Images of Native America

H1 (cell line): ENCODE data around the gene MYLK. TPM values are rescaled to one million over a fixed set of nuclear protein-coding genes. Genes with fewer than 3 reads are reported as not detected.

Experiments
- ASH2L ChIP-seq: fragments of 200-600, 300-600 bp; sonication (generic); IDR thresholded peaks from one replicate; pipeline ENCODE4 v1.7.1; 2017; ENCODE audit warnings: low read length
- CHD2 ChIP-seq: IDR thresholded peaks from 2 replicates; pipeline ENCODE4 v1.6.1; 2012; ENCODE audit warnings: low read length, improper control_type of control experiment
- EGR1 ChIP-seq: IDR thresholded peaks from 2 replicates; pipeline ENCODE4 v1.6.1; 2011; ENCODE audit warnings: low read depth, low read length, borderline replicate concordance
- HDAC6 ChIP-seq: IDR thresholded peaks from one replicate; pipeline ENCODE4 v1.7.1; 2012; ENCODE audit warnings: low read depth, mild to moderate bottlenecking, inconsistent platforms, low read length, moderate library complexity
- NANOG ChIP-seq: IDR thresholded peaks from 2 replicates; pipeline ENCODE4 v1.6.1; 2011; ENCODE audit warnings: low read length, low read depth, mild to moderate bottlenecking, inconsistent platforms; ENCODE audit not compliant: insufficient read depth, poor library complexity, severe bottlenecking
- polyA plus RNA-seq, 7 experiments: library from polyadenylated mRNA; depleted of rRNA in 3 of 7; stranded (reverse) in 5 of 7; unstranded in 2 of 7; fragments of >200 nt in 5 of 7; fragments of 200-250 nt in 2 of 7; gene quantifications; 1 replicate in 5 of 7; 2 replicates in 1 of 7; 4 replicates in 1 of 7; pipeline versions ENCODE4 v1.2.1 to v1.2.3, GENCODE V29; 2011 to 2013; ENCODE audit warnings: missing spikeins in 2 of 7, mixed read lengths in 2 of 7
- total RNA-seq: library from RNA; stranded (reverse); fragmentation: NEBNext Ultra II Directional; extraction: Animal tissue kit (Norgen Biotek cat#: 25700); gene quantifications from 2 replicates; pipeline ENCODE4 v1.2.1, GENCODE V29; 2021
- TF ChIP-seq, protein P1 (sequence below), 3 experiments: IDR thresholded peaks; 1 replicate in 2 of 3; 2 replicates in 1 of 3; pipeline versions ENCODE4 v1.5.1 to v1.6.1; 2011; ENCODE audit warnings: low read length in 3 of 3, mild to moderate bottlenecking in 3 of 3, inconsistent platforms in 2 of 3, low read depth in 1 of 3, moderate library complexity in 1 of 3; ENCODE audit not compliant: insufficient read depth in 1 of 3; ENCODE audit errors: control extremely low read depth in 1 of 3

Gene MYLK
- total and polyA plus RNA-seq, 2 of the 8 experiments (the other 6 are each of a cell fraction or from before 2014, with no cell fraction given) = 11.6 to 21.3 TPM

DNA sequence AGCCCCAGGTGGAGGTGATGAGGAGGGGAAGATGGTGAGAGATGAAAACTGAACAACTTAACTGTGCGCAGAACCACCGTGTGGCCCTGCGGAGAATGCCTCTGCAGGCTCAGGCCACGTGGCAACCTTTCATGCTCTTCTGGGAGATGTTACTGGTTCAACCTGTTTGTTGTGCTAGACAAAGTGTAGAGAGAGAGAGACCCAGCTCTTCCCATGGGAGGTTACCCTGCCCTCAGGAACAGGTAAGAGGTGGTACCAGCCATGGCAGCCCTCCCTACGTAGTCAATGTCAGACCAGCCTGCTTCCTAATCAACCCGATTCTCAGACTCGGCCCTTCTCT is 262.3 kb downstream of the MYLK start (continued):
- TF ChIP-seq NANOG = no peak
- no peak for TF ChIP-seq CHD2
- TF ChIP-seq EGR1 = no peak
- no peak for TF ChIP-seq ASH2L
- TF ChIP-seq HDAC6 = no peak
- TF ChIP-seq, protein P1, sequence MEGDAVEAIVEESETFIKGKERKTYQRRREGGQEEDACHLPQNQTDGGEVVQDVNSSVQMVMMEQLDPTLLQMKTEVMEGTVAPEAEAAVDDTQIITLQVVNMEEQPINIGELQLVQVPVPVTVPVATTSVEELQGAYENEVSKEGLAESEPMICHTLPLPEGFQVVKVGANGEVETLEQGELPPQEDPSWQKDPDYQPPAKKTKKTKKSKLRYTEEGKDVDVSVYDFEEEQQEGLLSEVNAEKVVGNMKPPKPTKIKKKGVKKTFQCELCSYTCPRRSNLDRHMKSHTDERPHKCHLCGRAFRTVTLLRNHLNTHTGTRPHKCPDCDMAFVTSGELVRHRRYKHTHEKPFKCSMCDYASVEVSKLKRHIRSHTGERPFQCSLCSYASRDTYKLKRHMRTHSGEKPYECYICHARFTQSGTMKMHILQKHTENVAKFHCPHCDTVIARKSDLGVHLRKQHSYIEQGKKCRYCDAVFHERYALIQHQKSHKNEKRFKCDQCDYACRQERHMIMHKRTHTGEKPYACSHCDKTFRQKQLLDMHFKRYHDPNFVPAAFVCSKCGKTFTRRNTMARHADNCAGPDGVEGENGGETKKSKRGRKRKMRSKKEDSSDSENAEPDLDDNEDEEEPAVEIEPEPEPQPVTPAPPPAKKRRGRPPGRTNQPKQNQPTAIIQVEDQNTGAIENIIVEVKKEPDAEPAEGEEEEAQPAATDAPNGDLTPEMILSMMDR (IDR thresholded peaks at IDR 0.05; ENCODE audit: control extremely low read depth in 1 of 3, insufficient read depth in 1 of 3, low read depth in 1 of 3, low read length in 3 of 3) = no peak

From Walt Disney's rendering of Pocahontas to the iconography of the Washington Redskins football team, Native American figures are often depicted problematically, relegated to a pre-industrialized past that exists separately from mainstream, modern culture. This course examined the prejudices, stereotypes, and cultural appropriations associated with Native peoples in the United States and Canada through the lens of indigenous art. Students examined how Native people and history have been traditionally represented in paintings, murals, photographs, museum exhibitions, and in popular culture. Students also examined how indigenous artists have responded to representations of their culture that honor, or in many ways betray, truths about Native cultures and peoples. This course was not a chronological assessment of Native art, but a rigorous look at critical issues regarding race and stereotype as treated by Native art. Students were introduced to these concepts through class lectures, assigned readings, class discussions, and presentations by experts in the community. Students also took advantage of the unique resources in the Washington, D.C. area through guided tours at the National Museum of the American Indian, the United States Capitol Building, and the Canadian Embassy. A special collaboration with Paul Chaat Smith, curator of the National Museum of the American Indian, provided another unique opportunity to participate in ongoing debates about images of Native America. This course (ARTH 419) was taught by Shana Klein as a Doyle Seminar (small upper-level classes that foster deepened student learning about diversity and difference through research and dialogue).

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